Program seeks new seafood avenues amid roll out of salmon license buybacks

Vancouver Island, BC

As the latest effort to help those who subsist off of the ocean, a new program aims to empower people seeking opportunity amid a challenging climate for the commercial fishing industry.

The goal of the Seafood Business Accelerator program is to provide self-employed fishers and farmers skills to become self-sufficient businesses and food providers. The initiative was announced in January, a partnership from Vancouver Island University’s Centre for Seafood Innovation and the BC Commercial Fishing Caucus, with additional funding from the Island Coastal Economic Trust.

Running for four months, the program will provide seafood-specific training to 20 applicants. Among the training will be early business coaching and food industry specialization.

“Small-scale harvesters have huge socio-economic importance in B.C.’s coastal communities and their inability to compete has led to a declining number of harvesters,” says Debra Hellbach, manager of Vancouver Island University's Centre for Seafood Innovation in a press release. “This reality has had a major impact on the Indigenous and non-Indigenous rural and remote coastal communities where they are based. Our new program endeavours to address this issue with practical support.”

According to the Island Coastal Economic Trust, there are approximately 1,900-2,000 small-scale harvesters within the province, all of whom are competing with national and international companies. The organization believes that training provided by the accelerator program will give participants a leg up that they do not currently have.

Training will be provided through workshops and webinars on topics such as food industry and business advice, as well as expert-in-residence sessions that will cover product development, marketing, financing, or other participant needs. Successful completion of the program will provide participants with a business plan, as well as a product or prototype to show to buyers or investors.

The announcement of the program comes less than a month after Fisheries and Oceans Canada announced another wave of commercial salmon fishing license buy backs. The Pacific Salmon Commercial Licence Retirement Program, as it is known, is the latest phase of the Pacific Salmon Strategy Initiative (PSSI), which aims to slow the decline of populations of the species on the West Coast. The department also announced that the Pacific Salmon Indigenous Communal Commercial Licence Alternation Program will begin rolling out in stages in the coming months, a long-winded name for a program which aims to support First Nations transition from salmon licenses to other commercial avenues. At the time of writing, details on this program have not been announced.

As a salmon fisher who started harvesting independently as a child, Andy Webster has lived through the decline of the commercial fishing industry.

“I was about 10 years old when I first took off with my mom’s canoe, when there used to be a canoe fishery in front of the village,” recalled the Ahousaht member. “I’ve got about 65 years under my belt.”

Webster remembers being pulled out of bed by his father to go fishing, a tough “work ethic” education that the lifelong fisherman came to appreciate with age.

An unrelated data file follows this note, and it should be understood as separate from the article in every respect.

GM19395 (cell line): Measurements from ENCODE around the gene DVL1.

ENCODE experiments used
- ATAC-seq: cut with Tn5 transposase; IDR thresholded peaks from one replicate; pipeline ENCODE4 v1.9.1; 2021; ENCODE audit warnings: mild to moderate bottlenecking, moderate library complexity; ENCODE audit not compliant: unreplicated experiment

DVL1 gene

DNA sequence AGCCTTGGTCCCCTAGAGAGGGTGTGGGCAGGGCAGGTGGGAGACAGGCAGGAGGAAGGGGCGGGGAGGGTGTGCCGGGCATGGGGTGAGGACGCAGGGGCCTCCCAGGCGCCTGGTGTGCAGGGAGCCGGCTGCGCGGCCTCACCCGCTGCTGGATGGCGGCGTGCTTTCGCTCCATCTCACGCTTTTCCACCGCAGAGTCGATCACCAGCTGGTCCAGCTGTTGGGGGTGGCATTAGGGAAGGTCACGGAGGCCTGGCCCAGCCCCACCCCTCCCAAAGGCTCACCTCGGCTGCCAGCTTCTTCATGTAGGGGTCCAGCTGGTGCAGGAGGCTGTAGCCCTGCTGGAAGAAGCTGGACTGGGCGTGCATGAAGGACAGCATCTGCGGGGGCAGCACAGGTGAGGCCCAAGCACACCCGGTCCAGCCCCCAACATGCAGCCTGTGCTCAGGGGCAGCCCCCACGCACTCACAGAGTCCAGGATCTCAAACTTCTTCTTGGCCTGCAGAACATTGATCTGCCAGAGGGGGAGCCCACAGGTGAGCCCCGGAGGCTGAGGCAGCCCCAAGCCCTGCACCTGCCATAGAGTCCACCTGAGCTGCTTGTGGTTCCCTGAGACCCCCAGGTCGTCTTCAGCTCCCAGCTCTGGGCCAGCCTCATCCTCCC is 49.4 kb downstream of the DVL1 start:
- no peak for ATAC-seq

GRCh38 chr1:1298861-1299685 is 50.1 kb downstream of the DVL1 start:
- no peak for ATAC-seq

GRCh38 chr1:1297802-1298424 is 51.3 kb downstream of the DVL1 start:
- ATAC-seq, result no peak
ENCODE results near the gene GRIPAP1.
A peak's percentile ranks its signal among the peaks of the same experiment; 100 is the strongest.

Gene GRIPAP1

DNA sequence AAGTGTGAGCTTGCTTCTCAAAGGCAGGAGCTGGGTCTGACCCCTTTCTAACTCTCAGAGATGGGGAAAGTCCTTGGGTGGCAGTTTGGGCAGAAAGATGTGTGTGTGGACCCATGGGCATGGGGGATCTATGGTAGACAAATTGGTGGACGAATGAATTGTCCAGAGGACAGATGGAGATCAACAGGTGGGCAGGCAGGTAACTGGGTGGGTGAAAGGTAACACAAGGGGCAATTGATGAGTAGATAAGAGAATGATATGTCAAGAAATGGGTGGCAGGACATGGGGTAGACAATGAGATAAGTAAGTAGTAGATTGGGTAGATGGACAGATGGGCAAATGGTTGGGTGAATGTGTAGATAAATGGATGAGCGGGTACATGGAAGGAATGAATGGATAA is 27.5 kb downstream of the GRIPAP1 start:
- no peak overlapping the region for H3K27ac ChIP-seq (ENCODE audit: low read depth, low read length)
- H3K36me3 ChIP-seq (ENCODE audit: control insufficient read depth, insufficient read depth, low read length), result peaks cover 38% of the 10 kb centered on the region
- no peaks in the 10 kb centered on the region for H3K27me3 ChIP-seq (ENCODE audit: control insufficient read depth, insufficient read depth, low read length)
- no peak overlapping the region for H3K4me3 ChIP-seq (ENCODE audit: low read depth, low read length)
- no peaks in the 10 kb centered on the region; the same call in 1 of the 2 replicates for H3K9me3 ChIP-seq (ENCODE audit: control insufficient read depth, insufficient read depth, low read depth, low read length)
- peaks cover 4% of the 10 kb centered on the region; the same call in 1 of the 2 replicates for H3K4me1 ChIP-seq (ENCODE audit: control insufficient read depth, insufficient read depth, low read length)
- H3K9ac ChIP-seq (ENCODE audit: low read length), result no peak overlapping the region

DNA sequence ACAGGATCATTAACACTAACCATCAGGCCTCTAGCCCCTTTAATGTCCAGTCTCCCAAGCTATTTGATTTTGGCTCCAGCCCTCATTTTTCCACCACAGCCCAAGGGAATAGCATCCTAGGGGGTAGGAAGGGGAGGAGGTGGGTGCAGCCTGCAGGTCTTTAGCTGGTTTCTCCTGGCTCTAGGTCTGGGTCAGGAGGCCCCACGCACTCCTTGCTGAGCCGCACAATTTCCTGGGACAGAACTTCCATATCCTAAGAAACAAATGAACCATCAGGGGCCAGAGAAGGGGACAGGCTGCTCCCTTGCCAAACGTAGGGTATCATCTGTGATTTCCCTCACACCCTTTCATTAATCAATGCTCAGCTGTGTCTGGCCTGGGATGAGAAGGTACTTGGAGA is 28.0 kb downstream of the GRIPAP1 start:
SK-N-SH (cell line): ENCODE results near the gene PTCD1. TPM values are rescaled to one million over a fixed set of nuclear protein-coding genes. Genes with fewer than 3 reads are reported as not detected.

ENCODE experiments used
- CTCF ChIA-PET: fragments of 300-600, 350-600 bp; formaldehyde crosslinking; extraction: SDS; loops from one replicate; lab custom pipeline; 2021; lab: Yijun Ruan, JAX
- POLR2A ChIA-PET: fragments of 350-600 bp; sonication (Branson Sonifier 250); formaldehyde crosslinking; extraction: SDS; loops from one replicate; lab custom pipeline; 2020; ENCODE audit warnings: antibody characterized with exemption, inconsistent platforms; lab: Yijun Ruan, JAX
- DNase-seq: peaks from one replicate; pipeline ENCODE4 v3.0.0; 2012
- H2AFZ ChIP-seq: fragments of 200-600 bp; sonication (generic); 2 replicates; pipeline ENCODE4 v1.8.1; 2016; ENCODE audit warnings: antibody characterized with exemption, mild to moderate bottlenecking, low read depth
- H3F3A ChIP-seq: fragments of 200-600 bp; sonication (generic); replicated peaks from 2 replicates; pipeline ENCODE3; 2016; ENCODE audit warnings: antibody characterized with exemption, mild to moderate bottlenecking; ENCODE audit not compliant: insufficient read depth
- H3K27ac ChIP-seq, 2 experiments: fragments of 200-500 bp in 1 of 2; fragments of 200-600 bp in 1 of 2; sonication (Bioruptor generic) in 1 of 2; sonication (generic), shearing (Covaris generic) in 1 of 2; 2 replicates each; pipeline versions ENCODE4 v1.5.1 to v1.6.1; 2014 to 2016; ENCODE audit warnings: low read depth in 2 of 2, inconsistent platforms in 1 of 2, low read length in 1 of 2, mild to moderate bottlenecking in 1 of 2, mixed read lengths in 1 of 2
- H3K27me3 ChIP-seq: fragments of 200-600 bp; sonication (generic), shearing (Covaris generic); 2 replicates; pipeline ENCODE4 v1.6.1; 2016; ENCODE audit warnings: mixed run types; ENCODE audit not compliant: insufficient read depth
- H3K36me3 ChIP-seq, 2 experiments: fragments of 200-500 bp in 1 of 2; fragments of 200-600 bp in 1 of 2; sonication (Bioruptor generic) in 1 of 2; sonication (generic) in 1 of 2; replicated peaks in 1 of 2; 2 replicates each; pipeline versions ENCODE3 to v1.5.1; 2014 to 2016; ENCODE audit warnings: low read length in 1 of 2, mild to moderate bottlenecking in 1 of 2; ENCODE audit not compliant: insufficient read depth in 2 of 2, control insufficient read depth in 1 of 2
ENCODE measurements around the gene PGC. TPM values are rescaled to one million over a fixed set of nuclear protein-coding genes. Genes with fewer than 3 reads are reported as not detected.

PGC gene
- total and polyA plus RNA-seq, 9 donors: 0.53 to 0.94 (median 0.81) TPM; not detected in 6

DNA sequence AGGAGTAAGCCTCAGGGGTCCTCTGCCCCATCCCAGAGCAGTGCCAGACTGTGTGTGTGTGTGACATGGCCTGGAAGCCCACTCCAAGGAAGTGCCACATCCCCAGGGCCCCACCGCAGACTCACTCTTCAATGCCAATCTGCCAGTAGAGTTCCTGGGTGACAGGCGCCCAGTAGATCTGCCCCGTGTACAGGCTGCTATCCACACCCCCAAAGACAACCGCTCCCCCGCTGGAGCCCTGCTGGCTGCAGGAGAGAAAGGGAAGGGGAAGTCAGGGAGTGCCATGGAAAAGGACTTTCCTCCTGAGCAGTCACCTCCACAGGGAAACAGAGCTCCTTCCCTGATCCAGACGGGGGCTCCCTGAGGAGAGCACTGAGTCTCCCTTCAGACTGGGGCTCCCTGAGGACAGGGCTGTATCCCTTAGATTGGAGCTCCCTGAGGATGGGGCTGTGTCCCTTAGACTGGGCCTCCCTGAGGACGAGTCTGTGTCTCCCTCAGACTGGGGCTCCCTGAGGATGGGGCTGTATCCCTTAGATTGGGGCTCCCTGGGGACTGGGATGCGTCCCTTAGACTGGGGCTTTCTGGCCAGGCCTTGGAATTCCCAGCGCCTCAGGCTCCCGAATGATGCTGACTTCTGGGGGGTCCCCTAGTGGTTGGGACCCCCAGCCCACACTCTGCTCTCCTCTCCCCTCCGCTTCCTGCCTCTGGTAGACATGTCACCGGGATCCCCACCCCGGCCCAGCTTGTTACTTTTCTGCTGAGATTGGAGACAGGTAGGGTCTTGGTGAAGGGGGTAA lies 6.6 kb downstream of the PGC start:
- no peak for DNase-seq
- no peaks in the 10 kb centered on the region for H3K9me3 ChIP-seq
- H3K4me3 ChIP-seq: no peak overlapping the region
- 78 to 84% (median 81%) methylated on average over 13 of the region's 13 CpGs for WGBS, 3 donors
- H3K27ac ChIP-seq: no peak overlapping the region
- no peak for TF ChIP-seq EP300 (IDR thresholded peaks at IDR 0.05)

“It always really annoyed me because a lot of my friends were staying at home, having a good time in the summertime and I would be out fishing with my dad,” he said. “In my growing up years he showed me how to operate a boat. That was before GPS, he’d make me sit with him when we were travelling in and out of the harbours, show me where the rock piles and reefs were. He was teaching me continuously.”

But as the decades passed Ahousaht’s number of commercial boats declined, part of a generational transition that, sadly, prevented Webster from carrying on the tradition with his two sons. Now Webster harvests for part of the year with his nation’s Taaq-wihaaq rights-based fishery, after retiring his Area G commercial licence years ago.

“It was to the point where I fished by myself for four or five years with no crew because it wasn’t viable. I wasn’t even able to pay a living wage to my sons,” he said. “My boys, one is in construction, the other one is a bus driver in Nanaimo.”

By providing training focused around other seafood sources, the Seafood Business Accelerator aims to help bridge the gap for those currently operating as commercial salmon harvesters as they move into new money-making ventures.

The problem of declining salmon populations has been on the minds of researchers for some years now. University of British Columbia Zoology Professor Dr. Eric Taylor has been running a website since 2019, detailing salmon populations in an accessible way. He notes that, between 2013 and 2019, the number of salmon caught in British Columbia’s waters dropped from approximately 15.6 million to 1.4 million, according to numbers provided by the North Pacific Anadromous Fish Commission.

Island Coastal Economic Trust Board Chair Aaron Stone says in a statement that “[w]e are honoured to be part of such a valuable effort that will have profound economic ripple effects in coastal communities and also help establish new business relationships that last well into the future.”

The Seafood Business Accelerator program is currently accepting applicants to a wait list. Those interested can apply for the wait list and to receive more information through the Centre for Seafood Innovation’s page on Vancouver Island University’s website.

Share this: